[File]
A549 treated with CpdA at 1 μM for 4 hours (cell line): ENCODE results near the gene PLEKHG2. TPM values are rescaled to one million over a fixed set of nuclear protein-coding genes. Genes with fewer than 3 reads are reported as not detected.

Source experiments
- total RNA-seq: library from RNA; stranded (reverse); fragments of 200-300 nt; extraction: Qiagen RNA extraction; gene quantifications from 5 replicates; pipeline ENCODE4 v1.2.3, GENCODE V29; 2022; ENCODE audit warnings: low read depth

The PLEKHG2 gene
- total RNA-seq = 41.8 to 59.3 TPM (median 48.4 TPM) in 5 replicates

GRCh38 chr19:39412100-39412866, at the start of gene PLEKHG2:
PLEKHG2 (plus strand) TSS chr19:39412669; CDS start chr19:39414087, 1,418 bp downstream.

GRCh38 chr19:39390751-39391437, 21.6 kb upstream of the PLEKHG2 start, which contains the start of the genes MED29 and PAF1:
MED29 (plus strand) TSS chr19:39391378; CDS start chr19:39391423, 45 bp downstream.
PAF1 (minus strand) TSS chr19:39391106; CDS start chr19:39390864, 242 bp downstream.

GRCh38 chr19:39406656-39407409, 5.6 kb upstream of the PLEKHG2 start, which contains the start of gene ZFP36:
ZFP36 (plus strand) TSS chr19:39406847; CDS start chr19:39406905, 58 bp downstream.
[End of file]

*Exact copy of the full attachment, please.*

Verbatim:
A549 treated with CpdA at 1 μM for 4 hours (cell line): ENCODE results near the gene PLEKHG2. TPM values are rescaled to one million over a fixed set of nuclear protein-coding genes. Genes with fewer than 3 reads are reported as not detected.

Source experiments
- total RNA-seq: library from RNA; stranded (reverse); fragments of 200-300 nt; extraction: Qiagen RNA extraction; gene quantifications from 5 replicates; pipeline ENCODE4 v1.2.3, GENCODE V29; 2022; ENCODE audit warnings: low read depth

The PLEKHG2 gene
- total RNA-seq = 41.8 to 59.3 TPM (median 48.4 TPM) in 5 replicates

GRCh38 chr19:39412100-39412866, at the start of gene PLEKHG2:
PLEKHG2 (plus strand) TSS chr19:39412669; CDS start chr19:39414087, 1,418 bp downstream.

GRCh38 chr19:39390751-39391437, 21.6 kb upstream of the PLEKHG2 start, which contains the start of the genes MED29 and PAF1:
MED29 (plus strand) TSS chr19:39391378; CDS start chr19:39391423, 45 bp downstream.
PAF1 (minus strand) TSS chr19:39391106; CDS start chr19:39390864, 242 bp downstream.

GRCh38 chr19:39406656-39407409, 5.6 kb upstream of the PLEKHG2 start, which contains the start of gene ZFP36:
ZFP36 (plus strand) TSS chr19:39406847; CDS start chr19:39406905, 58 bp downstream.